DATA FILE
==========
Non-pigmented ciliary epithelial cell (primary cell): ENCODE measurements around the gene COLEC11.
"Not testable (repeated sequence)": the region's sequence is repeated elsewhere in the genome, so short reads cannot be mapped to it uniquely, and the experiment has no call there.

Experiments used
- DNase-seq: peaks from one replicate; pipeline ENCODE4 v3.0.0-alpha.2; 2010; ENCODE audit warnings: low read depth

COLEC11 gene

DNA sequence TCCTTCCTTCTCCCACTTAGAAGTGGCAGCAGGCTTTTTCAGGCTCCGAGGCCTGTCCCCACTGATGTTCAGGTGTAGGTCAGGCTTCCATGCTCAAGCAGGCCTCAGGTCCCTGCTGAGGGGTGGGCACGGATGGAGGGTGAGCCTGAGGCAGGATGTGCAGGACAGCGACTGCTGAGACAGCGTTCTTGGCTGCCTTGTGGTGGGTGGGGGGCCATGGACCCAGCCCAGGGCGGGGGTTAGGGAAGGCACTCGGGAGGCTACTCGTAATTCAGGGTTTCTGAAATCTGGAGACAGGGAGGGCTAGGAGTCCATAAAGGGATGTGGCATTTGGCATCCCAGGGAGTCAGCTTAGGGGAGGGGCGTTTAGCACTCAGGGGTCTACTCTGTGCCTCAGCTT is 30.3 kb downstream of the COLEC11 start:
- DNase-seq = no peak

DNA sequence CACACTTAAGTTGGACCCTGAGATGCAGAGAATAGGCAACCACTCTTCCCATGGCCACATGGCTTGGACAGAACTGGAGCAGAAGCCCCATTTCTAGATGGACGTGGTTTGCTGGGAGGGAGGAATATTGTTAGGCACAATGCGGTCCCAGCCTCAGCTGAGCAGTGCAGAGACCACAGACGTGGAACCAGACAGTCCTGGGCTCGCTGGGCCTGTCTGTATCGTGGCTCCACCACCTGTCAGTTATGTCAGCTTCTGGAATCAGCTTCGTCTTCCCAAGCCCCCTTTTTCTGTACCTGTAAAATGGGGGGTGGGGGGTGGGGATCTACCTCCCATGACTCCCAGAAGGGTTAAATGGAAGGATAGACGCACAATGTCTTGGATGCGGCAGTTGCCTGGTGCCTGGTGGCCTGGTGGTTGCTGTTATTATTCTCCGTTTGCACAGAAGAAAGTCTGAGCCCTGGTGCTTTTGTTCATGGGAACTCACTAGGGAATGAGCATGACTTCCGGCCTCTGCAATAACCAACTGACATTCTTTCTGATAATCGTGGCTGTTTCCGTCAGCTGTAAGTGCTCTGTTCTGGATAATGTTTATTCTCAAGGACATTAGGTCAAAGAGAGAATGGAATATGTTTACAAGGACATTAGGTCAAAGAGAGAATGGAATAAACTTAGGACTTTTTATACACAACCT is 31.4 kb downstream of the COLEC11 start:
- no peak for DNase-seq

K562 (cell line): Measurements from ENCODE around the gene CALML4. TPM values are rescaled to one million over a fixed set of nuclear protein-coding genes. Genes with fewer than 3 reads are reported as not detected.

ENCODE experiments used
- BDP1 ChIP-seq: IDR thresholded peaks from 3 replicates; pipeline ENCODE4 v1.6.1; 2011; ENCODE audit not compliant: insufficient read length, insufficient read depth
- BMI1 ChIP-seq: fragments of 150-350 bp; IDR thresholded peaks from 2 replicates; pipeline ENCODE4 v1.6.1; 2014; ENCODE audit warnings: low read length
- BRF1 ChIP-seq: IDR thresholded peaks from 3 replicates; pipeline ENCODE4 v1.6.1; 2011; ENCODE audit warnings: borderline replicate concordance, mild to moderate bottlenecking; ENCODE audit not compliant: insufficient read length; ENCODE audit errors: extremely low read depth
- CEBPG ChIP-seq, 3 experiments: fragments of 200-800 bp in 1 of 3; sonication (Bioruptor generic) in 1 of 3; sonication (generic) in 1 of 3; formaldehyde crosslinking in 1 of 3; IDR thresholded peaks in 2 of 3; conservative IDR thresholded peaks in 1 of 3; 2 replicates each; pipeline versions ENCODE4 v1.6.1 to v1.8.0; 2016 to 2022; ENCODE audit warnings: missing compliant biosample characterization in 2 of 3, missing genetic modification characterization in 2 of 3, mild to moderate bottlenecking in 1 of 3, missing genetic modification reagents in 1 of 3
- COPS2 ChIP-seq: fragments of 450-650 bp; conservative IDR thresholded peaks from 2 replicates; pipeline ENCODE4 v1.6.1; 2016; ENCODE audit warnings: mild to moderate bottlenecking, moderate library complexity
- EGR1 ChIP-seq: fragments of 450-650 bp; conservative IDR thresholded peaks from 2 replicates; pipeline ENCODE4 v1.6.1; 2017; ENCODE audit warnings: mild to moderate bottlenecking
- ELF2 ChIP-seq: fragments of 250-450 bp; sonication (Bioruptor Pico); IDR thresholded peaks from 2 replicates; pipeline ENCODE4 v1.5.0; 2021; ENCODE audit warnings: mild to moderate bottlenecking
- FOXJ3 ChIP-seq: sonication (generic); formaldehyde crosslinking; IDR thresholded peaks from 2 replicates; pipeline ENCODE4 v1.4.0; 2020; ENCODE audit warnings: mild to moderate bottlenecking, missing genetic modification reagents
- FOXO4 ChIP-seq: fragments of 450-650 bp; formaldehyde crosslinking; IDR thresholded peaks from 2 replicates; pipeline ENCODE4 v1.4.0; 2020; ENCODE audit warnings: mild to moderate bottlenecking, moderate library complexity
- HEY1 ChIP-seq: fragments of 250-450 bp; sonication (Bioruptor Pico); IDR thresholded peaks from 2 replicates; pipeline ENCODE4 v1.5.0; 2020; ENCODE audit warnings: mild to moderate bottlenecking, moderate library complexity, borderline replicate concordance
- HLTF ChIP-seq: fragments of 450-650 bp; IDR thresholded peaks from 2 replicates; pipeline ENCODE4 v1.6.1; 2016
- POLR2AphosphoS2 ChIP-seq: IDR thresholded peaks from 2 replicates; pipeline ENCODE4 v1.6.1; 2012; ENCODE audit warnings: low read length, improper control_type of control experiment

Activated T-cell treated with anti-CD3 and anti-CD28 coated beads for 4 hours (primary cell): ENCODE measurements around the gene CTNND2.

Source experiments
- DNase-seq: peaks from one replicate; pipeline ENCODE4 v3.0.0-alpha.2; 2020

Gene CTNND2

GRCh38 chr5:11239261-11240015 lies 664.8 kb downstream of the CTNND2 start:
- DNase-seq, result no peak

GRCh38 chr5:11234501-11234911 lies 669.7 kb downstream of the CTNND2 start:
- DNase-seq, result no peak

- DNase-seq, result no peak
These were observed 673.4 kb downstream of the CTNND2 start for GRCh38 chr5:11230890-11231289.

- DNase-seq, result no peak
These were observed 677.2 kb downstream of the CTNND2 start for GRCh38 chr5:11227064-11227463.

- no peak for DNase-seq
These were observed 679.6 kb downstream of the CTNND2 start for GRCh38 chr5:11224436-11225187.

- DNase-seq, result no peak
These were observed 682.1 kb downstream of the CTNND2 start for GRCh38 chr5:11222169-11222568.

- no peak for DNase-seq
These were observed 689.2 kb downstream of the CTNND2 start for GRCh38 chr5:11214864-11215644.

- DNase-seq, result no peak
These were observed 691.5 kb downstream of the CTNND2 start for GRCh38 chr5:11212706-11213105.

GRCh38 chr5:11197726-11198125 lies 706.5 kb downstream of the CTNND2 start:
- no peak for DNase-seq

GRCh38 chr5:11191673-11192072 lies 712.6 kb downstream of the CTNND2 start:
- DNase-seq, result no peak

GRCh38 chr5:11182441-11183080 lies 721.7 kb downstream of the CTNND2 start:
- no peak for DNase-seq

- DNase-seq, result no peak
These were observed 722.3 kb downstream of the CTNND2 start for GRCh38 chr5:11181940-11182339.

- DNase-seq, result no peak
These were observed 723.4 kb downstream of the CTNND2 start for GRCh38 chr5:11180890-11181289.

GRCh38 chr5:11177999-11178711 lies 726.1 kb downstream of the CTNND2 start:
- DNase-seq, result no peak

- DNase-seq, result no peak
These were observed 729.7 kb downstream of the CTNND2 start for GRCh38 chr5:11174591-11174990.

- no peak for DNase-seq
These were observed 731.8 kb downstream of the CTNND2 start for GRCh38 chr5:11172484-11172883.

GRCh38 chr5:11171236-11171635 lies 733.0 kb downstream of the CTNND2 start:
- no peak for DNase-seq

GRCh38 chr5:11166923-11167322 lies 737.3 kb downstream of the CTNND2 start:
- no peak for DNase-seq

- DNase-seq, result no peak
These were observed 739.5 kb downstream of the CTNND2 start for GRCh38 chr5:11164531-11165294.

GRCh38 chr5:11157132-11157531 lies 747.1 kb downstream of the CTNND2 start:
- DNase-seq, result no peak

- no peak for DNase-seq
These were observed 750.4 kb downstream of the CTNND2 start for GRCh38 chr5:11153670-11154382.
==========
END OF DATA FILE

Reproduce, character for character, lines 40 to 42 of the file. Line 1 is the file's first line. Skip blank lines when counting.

- no peak for DNase-seq
These were observed 689.2 kb downstream of the CTNND2 start for GRCh38 chr5:11214864-11215644.

- DNase-seq, result no peak